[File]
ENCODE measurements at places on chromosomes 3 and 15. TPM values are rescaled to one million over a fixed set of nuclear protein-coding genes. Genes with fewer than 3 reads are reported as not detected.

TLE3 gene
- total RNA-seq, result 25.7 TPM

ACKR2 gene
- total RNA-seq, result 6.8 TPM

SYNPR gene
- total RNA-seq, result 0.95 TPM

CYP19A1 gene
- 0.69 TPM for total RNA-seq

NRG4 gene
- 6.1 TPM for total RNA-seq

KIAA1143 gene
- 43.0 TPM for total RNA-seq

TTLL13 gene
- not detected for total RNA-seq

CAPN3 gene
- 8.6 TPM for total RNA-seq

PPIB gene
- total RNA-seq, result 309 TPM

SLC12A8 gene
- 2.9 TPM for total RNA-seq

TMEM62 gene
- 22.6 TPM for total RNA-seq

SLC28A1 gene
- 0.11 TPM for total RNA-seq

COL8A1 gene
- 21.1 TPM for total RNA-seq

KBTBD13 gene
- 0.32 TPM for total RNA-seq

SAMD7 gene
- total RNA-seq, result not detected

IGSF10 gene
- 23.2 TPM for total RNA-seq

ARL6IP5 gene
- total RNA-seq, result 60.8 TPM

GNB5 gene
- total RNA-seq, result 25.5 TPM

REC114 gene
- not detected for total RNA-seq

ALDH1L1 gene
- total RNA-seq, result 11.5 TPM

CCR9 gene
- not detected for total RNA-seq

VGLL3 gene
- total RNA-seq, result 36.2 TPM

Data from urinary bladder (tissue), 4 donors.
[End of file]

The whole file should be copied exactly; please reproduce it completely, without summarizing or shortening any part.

ENCODE measurements at places on chromosomes 3 and 15. TPM values are rescaled to one million over a fixed set of nuclear protein-coding genes. Genes with fewer than 3 reads are reported as not detected.

TLE3 gene
- total RNA-seq, result 25.7 TPM

ACKR2 gene
- total RNA-seq, result 6.8 TPM

SYNPR gene
- total RNA-seq, result 0.95 TPM

CYP19A1 gene
- 0.69 TPM for total RNA-seq

NRG4 gene
- 6.1 TPM for total RNA-seq

KIAA1143 gene
- 43.0 TPM for total RNA-seq

TTLL13 gene
- not detected for total RNA-seq

CAPN3 gene
- 8.6 TPM for total RNA-seq

PPIB gene
- total RNA-seq, result 309 TPM

SLC12A8 gene
- 2.9 TPM for total RNA-seq

TMEM62 gene
- 22.6 TPM for total RNA-seq

SLC28A1 gene
- 0.11 TPM for total RNA-seq

COL8A1 gene
- 21.1 TPM for total RNA-seq

KBTBD13 gene
- 0.32 TPM for total RNA-seq

SAMD7 gene
- total RNA-seq, result not detected

IGSF10 gene
- 23.2 TPM for total RNA-seq

ARL6IP5 gene
- total RNA-seq, result 60.8 TPM

GNB5 gene
- total RNA-seq, result 25.5 TPM

REC114 gene
- not detected for total RNA-seq

ALDH1L1 gene
- total RNA-seq, result 11.5 TPM

CCR9 gene
- not detected for total RNA-seq

VGLL3 gene
- total RNA-seq, result 36.2 TPM

Data from urinary bladder (tissue), 4 donors.